So the pioneering Wallstrip is still M.I.A., but CBS (s CBS) has figured out a new way to combine finance and online video for its new CBS MoneyWatch.com personal finance site, formally launching Tuesday. The site aims to give a more real and realistic take on money than the standard stock-picking financial media approach. Further, MoneyWatch will be a way for CBS to prove it can do integrated content, post-CNET acquisition.
MoneyWatch (a leftover brand from when CBS owned MarketWatch) will air 5-10 segments per day of between 3 and 5 minutes each. But, from the outset, CBS is trying to make this more than a single-platform play. Editor-at-large Jill Schlesinger, a retired financial adviser, will shepherd MoneyWatch’s commentary as an oldteevee on-air correspondent on the CBS News Early Show, the CBS Evening News with Katie Couric, and local CBS TV and radio stations. This kind of effort parallels CBS’ new interactive fiction TV show Harper’s Island, made with lonelygirl15 creators EQAL.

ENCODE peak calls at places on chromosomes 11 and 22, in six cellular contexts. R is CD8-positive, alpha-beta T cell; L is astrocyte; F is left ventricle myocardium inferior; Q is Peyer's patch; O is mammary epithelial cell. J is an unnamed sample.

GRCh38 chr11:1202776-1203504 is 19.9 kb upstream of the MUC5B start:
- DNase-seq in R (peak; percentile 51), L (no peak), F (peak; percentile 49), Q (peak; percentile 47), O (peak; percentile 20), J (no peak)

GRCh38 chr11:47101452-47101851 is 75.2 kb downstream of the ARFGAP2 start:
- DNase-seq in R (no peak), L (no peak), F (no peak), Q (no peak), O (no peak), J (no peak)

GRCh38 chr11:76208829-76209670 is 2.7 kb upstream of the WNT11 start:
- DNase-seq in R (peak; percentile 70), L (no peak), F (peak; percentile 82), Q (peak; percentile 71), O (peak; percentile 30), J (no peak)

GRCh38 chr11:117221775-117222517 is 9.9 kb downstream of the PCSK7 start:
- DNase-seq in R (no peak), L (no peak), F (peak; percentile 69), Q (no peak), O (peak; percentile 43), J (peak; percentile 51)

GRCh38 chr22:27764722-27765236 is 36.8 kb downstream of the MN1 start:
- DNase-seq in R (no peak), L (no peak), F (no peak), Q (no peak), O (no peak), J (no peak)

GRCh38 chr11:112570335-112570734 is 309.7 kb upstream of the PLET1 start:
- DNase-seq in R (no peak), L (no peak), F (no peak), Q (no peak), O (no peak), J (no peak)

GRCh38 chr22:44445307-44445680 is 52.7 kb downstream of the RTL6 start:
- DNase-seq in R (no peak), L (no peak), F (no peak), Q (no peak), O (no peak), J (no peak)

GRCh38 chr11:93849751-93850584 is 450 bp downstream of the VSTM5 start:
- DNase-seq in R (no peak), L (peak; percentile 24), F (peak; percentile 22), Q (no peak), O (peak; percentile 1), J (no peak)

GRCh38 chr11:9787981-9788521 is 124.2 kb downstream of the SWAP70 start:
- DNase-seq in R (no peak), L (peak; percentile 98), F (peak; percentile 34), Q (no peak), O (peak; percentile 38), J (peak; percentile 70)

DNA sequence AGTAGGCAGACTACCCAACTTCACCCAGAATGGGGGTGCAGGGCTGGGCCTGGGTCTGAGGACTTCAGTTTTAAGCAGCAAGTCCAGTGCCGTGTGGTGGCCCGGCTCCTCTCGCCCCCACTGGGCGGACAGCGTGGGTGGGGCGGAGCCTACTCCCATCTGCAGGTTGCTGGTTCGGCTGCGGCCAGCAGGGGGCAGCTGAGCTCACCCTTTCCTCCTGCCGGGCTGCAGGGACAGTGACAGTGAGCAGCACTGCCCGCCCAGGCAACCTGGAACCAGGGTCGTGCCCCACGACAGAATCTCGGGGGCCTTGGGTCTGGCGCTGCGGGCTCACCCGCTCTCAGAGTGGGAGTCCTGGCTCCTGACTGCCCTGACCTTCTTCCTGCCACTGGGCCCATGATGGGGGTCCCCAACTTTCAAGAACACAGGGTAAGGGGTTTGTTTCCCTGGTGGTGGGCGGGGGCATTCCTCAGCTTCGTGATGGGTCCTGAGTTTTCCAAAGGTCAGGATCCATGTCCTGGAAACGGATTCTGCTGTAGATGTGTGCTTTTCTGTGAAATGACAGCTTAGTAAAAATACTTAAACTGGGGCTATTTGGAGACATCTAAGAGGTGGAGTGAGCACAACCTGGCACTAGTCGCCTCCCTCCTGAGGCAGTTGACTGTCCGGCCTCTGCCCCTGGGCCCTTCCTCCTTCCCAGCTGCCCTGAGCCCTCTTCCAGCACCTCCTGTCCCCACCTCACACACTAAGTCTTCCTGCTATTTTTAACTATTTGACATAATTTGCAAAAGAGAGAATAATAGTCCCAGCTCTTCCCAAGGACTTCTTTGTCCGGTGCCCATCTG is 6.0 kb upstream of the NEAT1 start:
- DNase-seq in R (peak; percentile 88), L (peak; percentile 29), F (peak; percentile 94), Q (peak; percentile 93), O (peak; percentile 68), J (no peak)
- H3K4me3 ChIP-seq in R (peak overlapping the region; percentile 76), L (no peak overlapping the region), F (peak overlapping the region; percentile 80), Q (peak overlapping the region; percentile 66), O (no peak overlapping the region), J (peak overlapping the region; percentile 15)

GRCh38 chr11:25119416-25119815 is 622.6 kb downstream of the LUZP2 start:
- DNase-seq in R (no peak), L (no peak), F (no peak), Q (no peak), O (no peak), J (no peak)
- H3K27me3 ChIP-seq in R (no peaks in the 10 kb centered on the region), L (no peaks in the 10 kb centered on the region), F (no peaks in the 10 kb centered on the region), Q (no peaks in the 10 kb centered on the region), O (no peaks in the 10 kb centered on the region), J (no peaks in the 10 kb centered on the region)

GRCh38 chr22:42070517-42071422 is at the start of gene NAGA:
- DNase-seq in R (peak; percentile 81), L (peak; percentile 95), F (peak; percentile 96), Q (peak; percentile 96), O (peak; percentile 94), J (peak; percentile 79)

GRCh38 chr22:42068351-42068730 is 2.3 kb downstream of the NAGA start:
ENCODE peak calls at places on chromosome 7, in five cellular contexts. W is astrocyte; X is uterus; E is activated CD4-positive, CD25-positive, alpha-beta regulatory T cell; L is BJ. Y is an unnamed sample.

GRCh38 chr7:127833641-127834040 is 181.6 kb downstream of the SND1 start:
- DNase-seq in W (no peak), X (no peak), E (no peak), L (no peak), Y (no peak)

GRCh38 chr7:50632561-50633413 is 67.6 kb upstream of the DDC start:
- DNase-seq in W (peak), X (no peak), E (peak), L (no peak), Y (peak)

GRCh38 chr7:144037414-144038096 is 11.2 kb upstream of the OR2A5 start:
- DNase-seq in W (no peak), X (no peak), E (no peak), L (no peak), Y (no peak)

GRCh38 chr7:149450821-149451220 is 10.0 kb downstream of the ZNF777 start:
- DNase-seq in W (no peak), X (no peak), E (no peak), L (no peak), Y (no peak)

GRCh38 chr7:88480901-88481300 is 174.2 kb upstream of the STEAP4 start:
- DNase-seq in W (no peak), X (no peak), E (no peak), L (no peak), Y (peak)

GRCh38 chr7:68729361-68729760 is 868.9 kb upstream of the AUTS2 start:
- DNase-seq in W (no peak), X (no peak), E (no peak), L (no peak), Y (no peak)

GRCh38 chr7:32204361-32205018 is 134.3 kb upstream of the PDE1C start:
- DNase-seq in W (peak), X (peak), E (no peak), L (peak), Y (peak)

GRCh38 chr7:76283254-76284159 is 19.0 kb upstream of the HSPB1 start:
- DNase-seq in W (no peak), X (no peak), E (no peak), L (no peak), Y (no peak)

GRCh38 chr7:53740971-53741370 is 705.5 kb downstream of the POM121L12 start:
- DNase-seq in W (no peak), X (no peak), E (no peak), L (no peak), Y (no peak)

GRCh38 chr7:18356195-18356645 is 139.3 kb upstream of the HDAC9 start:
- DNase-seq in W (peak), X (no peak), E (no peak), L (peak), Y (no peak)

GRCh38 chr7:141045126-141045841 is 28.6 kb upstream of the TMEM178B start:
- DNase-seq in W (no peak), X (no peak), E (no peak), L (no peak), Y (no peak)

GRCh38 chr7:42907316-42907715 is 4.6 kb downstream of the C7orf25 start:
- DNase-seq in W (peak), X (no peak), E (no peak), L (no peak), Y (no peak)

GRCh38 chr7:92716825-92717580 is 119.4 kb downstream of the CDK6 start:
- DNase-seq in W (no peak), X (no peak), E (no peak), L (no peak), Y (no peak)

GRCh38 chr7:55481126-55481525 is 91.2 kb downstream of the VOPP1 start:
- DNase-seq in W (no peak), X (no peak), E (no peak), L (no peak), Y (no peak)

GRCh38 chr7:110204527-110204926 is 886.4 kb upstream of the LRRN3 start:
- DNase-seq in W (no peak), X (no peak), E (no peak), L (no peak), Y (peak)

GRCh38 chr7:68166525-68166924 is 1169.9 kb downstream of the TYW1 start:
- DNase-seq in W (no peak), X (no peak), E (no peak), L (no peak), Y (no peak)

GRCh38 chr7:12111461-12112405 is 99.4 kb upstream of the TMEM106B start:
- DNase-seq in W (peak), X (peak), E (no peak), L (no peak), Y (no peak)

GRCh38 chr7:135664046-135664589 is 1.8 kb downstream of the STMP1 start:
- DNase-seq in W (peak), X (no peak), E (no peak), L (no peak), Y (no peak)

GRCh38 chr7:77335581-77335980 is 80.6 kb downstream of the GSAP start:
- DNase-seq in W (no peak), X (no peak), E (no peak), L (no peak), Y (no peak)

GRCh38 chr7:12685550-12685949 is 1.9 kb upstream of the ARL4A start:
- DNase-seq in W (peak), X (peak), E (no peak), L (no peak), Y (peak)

“CBS fundamentally believes that the financial crisis is one of the big stories for the next two years,” said Greg Mason, general manager of CBS Interactive’s Business Network (BNET). Thus, the official mandate for MoneyWatch is “to help people make smart decisions on how to manage their money and take control of their financial lives.”
While MoneyWatch looks to be a nice start at a cross-platform approach to a big topic, complete integration of video and television platforms is a ways off. CBS Interactive doesn’t even have consistency across its online video technology yet, with different players being used by each site. But Mason said player integration efforts were in progress, and “close” to coming to fruition.
As for an older financial video project we’ve been missing? Of Wallstrip, the funny stock market show CBS bought before CNET, Mason confirmed that the show has been discontinued (not that it wasn’t obvious; the last new episode was in December), but said it might come back at a later date.
We’ve been close followers of Wallstrip, in part because it was one of the only online video shows along with Barely Political to get acquired outright.
Mason explained, “Quite frankly it’s not the perfect time to take a humorous look at what’s happening around the [financial markets].” Though we might interject that Jon Stewart taking Jim Cramer to task was a fantastic example of just that.